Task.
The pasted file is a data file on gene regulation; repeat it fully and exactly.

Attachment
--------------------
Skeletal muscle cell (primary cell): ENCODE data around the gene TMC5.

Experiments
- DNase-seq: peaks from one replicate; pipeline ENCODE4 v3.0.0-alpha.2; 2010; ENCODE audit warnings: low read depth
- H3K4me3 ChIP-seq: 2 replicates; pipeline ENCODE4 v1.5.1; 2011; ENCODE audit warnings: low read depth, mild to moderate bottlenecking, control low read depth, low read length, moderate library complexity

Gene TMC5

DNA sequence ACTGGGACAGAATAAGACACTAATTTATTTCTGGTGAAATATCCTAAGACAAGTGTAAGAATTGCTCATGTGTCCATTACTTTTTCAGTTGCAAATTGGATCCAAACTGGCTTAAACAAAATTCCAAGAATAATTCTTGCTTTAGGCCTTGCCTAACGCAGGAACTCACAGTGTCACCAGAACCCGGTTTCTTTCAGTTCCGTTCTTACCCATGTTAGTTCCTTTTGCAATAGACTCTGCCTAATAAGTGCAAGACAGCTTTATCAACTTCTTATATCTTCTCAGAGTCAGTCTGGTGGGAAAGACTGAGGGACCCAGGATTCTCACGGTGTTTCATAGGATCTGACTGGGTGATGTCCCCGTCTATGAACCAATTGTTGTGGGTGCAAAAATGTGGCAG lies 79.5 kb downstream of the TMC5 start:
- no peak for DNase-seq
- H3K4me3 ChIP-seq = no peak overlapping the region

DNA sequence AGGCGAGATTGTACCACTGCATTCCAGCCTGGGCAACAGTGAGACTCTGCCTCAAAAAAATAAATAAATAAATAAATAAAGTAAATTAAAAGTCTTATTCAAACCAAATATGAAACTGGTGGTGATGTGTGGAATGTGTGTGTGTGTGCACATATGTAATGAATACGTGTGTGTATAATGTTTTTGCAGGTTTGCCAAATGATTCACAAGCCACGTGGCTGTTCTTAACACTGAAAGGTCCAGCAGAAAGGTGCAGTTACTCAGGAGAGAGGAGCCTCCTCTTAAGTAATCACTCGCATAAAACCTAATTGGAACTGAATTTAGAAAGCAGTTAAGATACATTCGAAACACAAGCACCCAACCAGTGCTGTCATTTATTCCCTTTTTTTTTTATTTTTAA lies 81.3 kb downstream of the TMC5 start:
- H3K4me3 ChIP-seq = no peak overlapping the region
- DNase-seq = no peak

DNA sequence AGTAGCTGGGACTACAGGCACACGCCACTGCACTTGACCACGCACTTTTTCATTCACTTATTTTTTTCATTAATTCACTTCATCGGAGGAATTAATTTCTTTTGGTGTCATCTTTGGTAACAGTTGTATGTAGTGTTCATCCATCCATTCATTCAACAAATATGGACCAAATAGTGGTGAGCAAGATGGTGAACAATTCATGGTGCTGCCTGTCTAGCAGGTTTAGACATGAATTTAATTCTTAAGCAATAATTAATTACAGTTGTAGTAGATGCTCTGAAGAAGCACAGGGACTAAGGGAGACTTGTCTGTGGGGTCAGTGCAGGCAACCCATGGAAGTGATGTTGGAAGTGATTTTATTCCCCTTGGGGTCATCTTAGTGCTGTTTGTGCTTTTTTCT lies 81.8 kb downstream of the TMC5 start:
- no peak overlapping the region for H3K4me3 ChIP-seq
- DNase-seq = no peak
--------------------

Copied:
Skeletal muscle cell (primary cell): ENCODE data around the gene TMC5.

Experiments
- DNase-seq: peaks from one replicate; pipeline ENCODE4 v3.0.0-alpha.2; 2010; ENCODE audit warnings: low read depth
- H3K4me3 ChIP-seq: 2 replicates; pipeline ENCODE4 v1.5.1; 2011; ENCODE audit warnings: low read depth, mild to moderate bottlenecking, control low read depth, low read length, moderate library complexity

Gene TMC5

DNA sequence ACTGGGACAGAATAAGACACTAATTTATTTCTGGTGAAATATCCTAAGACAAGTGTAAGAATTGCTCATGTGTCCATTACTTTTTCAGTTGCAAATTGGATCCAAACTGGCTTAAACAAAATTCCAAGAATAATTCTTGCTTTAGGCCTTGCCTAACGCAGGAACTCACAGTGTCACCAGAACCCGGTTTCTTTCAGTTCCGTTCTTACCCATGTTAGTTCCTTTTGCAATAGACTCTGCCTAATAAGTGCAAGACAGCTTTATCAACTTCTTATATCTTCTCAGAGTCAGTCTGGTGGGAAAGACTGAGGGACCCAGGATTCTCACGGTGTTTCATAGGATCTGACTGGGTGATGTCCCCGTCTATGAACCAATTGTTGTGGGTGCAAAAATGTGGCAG lies 79.5 kb downstream of the TMC5 start:
- no peak for DNase-seq
- H3K4me3 ChIP-seq = no peak overlapping the region

DNA sequence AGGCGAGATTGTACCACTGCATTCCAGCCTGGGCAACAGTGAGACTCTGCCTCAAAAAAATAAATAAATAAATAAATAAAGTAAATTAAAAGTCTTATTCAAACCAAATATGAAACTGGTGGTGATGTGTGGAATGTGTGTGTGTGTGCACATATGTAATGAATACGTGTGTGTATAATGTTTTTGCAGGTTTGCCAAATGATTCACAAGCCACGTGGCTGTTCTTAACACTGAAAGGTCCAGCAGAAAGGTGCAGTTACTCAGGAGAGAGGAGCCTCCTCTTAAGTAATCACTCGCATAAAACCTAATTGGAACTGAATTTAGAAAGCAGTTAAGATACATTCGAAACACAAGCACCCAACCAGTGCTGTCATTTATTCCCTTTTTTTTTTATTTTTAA lies 81.3 kb downstream of the TMC5 start:
- H3K4me3 ChIP-seq = no peak overlapping the region
- DNase-seq = no peak

DNA sequence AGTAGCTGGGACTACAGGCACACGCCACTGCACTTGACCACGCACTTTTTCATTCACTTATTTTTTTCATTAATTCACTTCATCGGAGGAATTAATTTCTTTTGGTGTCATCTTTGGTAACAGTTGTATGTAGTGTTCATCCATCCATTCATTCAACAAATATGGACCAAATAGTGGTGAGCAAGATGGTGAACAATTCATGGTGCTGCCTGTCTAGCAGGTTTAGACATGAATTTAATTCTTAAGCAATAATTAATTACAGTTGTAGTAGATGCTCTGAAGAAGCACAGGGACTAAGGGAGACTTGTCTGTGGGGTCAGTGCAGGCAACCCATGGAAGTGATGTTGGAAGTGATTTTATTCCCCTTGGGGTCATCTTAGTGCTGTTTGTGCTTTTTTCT lies 81.8 kb downstream of the TMC5 start:
- no peak overlapping the region for H3K4me3 ChIP-seq
- DNase-seq = no peak